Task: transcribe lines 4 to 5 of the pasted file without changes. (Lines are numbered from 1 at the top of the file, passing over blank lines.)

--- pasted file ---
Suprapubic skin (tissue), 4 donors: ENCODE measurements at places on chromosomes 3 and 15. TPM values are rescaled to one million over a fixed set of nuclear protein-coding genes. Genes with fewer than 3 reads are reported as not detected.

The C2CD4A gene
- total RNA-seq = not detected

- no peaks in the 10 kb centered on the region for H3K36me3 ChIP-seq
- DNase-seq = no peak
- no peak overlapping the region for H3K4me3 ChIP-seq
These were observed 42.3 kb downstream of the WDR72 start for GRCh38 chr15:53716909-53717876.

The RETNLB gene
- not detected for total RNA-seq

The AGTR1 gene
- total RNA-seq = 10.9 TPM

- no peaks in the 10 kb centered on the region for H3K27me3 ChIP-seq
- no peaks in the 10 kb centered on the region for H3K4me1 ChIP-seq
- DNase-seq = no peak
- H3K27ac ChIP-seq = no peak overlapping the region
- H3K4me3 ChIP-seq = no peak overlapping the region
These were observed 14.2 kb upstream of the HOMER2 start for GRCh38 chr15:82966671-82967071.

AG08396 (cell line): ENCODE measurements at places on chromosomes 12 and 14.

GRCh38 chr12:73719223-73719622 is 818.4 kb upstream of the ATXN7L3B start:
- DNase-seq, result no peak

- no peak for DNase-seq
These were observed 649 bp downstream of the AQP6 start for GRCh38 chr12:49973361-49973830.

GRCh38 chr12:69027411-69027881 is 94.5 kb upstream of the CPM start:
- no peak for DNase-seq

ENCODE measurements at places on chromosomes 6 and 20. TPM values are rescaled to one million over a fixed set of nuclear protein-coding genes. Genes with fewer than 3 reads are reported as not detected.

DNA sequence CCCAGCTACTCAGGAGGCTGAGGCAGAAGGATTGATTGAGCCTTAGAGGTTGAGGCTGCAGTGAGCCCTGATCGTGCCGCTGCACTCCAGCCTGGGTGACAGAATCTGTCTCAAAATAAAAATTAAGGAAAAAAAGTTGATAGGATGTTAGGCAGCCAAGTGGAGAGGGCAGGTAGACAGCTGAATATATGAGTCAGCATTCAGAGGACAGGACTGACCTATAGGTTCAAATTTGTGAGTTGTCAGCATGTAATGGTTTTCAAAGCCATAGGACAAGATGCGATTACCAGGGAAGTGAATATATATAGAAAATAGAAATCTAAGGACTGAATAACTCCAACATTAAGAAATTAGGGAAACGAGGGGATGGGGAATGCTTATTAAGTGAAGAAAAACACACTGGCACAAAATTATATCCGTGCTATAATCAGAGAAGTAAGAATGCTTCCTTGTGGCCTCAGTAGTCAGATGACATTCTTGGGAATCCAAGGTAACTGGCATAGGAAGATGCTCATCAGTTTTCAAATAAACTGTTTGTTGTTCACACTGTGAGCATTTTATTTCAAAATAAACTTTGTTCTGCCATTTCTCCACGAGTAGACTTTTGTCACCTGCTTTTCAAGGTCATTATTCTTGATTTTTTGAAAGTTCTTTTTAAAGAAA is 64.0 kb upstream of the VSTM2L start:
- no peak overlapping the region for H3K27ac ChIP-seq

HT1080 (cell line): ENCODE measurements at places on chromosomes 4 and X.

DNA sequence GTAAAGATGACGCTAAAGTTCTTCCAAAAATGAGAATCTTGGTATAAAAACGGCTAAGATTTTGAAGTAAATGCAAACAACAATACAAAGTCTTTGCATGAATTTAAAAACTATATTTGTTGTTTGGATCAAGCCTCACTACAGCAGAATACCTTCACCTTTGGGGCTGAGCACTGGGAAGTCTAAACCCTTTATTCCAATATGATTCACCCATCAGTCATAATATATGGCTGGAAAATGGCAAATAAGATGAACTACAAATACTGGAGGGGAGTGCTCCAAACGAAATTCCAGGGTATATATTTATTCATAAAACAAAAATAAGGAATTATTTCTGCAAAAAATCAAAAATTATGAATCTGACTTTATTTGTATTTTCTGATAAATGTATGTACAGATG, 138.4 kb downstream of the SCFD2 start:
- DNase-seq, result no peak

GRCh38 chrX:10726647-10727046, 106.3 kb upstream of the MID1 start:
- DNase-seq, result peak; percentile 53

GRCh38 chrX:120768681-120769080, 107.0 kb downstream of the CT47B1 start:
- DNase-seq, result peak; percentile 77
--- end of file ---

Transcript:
- no peaks in the 10 kb centered on the region for H3K36me3 ChIP-seq
- DNase-seq = no peak